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Thursday Mar 13, 2014

'How to ensure a value-for-money purchase'

There is much more to a home's worth than simply the price the buyer paid for it.

There are certain aspects that a homebuyer should consider, such as the property's location and the micro market surrounding the particular sale transaction.

Researching these elements will assist a homebuyer in choosing the right property and seeing a good return on their investment over long term, says Adrian Goslett, CEO of RE/MAX of Southern Africa.

He notes that if a homebuyer researches the market and has a good understanding of the various details that are involved in a property sale, along with knowing their own personal and financial requirements with regards to the purchase; they will have a far better chance of finding a home that offers good value for money.

'Determining the type of property you are looking for, the price bracket and criteria that the property must have will make the process of finding the right property for easier,' says Goslett.

The price of a home is regarded as what the property is worth today in the current market. However, Goslett says that very often sellers overprice their property due to emotional attachment and it does not necessarily mean that the asking price is a true reflection of the home's value.

This is why it is very important to compare the asking price with other properties offering similar features that have recently been sold in the area. This information will help to indicate whether the asking price is within a fair market value range for the area.

According to Goslett, an accurate gauge of fair market value is determined through the means of a comparative market analysis or CMA. 'It is essential that the comparative selling prices that are taken into consideration are less than six months old and the properties within the comparison are similar in size and condition of the property. While the CMA is a very accurate way of determining the right price, it is not an exact science as there will always be some features or elements of the properties that could differ. A property's unique features should also be considered when looking at its price,' says Goslett.

One of the major influences in assessing the value of a property is the current market conditions.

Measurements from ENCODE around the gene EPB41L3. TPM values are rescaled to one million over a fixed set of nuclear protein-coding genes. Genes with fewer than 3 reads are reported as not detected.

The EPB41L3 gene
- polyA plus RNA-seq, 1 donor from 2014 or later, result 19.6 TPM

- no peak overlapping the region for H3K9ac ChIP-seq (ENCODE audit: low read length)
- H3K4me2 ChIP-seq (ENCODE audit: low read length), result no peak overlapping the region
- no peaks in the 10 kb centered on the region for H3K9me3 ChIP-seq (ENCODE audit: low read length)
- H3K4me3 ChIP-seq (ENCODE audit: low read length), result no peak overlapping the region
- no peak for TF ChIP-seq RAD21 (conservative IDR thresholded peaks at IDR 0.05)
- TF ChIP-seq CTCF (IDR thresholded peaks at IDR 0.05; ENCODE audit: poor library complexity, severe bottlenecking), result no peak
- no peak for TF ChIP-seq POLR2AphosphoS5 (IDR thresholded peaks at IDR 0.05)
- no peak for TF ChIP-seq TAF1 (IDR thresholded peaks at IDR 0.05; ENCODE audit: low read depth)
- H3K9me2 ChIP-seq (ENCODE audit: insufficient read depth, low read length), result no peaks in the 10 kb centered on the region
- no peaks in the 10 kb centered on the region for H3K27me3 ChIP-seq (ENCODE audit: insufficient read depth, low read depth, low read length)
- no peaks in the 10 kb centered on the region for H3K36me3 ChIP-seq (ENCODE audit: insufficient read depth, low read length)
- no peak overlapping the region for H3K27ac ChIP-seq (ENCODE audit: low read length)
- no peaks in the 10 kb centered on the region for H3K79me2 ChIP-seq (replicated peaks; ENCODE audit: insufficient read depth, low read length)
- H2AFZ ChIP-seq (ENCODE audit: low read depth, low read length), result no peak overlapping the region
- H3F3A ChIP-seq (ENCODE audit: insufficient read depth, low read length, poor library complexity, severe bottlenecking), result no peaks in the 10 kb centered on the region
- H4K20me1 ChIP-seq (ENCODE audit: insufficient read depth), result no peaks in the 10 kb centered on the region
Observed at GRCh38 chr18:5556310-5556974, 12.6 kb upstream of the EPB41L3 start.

'During the boom phase in the market, the perceived value of property was much higher, however during the economic downturn this changed. With the recovery we have experienced since 2010, the value of property has once again increased, in some cases outstripping the values seen in 2007 at the height of the boom,' says Goslett. 'While we were experiencing a buyer's market where property options were plenty, in many areas increased demand and dwindling property stocks have changed this. Demand has a huge impact on the perceived value of property and pricing.

Essentially, a property's value is largely determined by the buyer in the market - not the seller. The more buyers that are willing to pay for the property, the higher the property's value.'

Aspects that impact what buyers are willing to pay for a property could be personal choice and lifestyle. A buyer may be inclined to pay more for a property if it fits into their lifestyle needs, such as proximity to a certain school, workplace or public transport. What determines value for one buyer may not be the same for another.

Often sellers believe that they will be able to recoup a large percentage of the cost spent on renovation and improving the property and price it accordingly.

While this is true to some degree, depending on the renovation project or upgrade, the value of these improvements is also very much determined by the buyer perception of the said improvement.

'Very often renovation projects are based on the current homeowner's personal preference or criteria. If the buyer has different needs or preferences, the renovation will have far less value to them,' says Goslett.

While a comparative market analysis is an excellent staring pointing in determining whether a property is a good value-for-money purchase, a property's true value will largely be subjective based on the buyers in the current market. 'As a buyer, only you will truly know what a home is worth to you. At the end of the day, a home is a place to live in - not just an investment,' Goslett concludes.

RE/MAX Press Release


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